Chancellor of the Exchequer Rishi Sunak produced one of the most generous support packages in support of workers who could no longer do their jobs. While we won’t know the final bill for furlough for some months to come, the Government will certainly have to borrow enormous amounts of cash to see Brits through the pandemic. On November 25, the Office for Budgetary Responsibility (OBR), which keeps tabs on Government spending, estimated the borrowing for Covid would cost the Government a staggering £394billion in the 2020/2021 tax year.
That is the highest figure ever seen outside of a wartime period.
And to put this into context, before the crisis the Government was expecting to borrow about £55billion for the whole financial year.
But despite the scheme undoubtedly costing a lot of money, it has proved essential to Brits who, otherwise, would have suffered severe financial losses.
The scheme has already been extended three times and is now stretched to April 2021, in which it’s expected to end.
But with the current situation continuing to be precarious as vaccines are rolled out and schools are still closed, the future is looking uncertain.
The Chancellor is already facing pressure to extend the scheme past its sell-by date and further support the UK’s workforce.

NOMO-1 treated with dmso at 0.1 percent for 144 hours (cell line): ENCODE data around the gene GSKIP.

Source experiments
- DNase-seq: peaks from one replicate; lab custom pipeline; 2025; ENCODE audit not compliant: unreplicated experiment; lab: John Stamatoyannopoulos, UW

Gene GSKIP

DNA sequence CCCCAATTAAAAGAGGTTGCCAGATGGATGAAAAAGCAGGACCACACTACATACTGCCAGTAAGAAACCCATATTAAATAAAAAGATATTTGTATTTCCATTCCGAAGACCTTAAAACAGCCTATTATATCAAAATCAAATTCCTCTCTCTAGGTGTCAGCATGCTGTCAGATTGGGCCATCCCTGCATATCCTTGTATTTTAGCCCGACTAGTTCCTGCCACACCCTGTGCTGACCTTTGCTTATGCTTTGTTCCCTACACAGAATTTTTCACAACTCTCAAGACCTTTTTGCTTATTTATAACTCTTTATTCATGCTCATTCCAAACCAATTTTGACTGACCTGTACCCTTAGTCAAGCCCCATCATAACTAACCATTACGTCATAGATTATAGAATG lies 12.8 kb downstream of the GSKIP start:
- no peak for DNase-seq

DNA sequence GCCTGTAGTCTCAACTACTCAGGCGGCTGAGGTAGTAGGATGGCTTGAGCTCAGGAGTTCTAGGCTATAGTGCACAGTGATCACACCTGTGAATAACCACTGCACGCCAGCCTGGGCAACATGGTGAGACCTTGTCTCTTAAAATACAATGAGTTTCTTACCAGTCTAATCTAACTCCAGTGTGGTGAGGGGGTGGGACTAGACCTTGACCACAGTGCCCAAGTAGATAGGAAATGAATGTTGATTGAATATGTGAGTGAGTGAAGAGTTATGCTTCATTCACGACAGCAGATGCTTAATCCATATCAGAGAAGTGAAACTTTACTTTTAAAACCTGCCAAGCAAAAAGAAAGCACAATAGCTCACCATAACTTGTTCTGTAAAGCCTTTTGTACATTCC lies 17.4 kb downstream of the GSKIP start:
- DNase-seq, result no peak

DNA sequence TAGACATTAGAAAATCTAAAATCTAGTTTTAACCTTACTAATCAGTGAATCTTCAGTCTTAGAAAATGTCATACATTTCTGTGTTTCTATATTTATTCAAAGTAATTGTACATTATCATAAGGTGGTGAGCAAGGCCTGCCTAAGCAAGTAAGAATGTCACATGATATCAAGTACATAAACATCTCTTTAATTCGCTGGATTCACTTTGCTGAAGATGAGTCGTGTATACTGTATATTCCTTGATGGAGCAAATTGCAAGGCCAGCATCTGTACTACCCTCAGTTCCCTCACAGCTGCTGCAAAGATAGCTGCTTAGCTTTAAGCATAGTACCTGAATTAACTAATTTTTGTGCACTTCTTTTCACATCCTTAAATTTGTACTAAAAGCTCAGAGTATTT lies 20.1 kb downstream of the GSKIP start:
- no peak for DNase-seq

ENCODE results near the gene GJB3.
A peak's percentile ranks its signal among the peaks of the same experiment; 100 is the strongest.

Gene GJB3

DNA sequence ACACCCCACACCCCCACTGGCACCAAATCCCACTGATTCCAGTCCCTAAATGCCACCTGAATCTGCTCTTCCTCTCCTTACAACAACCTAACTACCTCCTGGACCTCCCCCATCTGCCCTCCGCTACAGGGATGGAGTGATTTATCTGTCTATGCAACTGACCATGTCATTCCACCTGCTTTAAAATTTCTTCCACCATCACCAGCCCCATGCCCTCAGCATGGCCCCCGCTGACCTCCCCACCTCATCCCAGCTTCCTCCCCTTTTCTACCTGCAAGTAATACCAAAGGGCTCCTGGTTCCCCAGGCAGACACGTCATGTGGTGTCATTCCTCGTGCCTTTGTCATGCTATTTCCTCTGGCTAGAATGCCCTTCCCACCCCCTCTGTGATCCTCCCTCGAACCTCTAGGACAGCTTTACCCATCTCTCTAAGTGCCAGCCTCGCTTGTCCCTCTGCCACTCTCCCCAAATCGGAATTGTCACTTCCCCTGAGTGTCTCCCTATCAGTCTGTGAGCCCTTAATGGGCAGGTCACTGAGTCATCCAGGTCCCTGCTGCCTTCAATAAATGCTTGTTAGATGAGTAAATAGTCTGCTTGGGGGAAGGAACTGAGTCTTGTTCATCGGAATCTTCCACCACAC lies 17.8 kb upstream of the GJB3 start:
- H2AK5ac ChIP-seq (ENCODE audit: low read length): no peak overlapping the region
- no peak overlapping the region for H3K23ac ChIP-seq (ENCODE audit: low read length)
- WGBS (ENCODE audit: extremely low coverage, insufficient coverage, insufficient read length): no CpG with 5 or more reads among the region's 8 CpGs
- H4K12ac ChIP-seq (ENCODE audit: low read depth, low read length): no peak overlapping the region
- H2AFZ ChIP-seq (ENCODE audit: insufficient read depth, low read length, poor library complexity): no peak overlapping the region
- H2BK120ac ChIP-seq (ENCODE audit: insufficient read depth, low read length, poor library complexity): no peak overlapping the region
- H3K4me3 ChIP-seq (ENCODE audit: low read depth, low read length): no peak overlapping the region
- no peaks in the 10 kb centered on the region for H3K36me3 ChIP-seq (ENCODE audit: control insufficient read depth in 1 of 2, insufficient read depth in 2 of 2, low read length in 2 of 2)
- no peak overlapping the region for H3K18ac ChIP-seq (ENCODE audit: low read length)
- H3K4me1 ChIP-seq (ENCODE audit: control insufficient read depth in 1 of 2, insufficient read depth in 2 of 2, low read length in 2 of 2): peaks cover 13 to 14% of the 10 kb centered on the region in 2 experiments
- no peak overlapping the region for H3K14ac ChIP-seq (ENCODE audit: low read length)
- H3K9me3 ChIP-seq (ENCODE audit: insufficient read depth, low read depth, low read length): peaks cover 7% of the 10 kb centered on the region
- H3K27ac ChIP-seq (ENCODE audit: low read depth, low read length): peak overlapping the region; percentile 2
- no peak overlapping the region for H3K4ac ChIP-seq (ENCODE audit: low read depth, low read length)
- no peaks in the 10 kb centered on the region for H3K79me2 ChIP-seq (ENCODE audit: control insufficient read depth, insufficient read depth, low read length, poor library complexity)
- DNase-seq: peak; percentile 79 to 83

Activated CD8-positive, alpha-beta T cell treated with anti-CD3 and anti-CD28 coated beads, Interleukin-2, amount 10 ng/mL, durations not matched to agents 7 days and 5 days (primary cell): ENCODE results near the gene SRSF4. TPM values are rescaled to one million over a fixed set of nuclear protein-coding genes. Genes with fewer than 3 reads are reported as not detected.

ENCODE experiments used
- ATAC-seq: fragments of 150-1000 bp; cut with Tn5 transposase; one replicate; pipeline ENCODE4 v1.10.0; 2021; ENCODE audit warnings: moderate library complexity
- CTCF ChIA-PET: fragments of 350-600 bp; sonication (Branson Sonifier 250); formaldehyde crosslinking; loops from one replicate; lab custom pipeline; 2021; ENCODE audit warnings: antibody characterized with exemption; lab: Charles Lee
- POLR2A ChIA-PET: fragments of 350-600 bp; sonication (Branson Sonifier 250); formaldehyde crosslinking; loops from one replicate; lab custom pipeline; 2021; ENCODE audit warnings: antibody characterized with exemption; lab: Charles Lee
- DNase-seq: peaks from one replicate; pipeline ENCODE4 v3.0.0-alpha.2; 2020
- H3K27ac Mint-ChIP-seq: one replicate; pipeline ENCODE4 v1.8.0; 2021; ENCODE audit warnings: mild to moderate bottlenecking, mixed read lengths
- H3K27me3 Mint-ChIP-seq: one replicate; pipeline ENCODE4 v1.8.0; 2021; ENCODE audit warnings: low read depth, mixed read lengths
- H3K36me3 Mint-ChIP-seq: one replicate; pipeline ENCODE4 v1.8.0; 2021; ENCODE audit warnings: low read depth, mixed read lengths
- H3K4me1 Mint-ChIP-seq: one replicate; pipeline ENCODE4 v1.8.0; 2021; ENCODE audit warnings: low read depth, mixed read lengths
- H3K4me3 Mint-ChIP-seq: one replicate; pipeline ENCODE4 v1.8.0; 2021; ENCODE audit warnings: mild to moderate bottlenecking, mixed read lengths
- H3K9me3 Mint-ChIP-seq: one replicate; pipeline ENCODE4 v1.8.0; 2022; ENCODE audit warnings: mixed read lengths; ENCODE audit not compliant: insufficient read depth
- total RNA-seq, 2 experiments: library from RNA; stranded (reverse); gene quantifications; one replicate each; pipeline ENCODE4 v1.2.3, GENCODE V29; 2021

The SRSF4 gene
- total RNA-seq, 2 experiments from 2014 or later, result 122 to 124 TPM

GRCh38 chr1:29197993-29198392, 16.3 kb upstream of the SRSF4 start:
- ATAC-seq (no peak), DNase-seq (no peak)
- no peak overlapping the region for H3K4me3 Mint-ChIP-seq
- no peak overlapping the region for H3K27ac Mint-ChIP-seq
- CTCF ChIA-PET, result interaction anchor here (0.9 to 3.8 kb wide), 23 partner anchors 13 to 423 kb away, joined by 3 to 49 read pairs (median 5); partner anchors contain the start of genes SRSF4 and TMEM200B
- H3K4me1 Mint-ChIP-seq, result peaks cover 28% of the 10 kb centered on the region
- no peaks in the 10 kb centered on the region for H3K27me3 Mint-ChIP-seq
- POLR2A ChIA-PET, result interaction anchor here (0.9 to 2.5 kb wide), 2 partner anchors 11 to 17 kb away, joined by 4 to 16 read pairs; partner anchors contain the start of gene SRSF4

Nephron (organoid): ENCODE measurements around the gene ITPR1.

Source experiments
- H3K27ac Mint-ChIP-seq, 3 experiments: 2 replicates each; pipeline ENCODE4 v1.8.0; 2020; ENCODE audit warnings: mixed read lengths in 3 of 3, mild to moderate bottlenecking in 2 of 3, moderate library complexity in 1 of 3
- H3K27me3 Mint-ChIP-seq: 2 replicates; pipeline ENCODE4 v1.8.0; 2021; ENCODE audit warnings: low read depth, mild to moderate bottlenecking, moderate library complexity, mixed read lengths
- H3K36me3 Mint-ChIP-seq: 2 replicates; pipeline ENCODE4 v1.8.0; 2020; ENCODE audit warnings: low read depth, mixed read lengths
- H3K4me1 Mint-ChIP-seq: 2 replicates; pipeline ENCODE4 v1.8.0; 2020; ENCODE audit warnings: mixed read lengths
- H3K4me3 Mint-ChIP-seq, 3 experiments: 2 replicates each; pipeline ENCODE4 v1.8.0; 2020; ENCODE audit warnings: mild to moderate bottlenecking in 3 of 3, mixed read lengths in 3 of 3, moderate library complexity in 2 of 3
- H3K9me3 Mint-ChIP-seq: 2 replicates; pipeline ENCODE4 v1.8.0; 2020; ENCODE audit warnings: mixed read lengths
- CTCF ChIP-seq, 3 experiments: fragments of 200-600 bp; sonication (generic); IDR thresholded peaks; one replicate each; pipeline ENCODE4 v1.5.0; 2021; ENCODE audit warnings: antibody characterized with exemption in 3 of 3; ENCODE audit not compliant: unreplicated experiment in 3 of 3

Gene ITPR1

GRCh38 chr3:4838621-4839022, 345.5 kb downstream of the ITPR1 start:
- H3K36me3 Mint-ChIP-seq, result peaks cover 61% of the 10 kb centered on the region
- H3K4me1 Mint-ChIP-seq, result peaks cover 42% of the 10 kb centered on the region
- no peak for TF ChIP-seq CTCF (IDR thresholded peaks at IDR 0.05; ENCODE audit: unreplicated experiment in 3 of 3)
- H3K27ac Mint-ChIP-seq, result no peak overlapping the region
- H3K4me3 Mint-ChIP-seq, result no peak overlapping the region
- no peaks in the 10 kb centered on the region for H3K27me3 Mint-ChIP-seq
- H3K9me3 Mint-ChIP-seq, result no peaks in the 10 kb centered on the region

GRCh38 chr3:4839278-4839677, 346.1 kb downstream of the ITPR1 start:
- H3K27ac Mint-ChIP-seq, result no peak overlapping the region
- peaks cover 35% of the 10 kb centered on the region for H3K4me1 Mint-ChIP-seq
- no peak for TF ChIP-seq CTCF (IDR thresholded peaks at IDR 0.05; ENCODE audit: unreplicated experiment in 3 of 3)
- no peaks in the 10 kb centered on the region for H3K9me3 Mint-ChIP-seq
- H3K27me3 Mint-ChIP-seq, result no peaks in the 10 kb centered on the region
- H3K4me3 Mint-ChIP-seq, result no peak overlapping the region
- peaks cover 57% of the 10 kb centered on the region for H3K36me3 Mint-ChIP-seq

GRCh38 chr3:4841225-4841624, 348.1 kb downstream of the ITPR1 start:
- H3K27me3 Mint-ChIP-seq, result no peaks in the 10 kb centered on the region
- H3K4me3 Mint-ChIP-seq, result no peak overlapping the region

While nothing has yet been confirmed, Associate employment solicitor at Paris Smith, Charlotte Farrell, told Express.co.uk the Chancellor is unlikely to withdraw support in such a short space of time.
Ms Farrell said: “It seems unlikely they will be able to withdraw support completely and leave businesses to get on with it themselves.
“We saw a big flurry of redundancies in July to October 2020 as businesses thought the scheme was ending and they geared up to having to survive without Government support.
“However, once the first extension to the scheme was announced these significantly reduced and many businesses have been treading water since then.
“If all Government support ended in April 2021, we are likely to see a return to mass redundancies, several business closures and an even worse effect on the economy than we are already experiencing.”
When asked if the Government could extend the scheme, Ms Farrell answered: “Almost certainly, yes.”
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“If lockdown restrictions ease and we return to a tiered system, a return to the later versions of the scheme might be less expensive for the Government, but still provide businesses with much-needed support.”
The last extension was hugely criticised for its late notice announcement, with the Government doing yet another U-turn at the last minute.
As a result, swathes of people lost their jobs as businesses thought they wouldn’t survive without the subsidised income.
Ms Farrell says, above all, the Government must provide clarity to claimants of furlough.
She concluded: “Whatever choice the Government makes, businesses are going to want notice of it, particularly if they are going to consider redundancies.”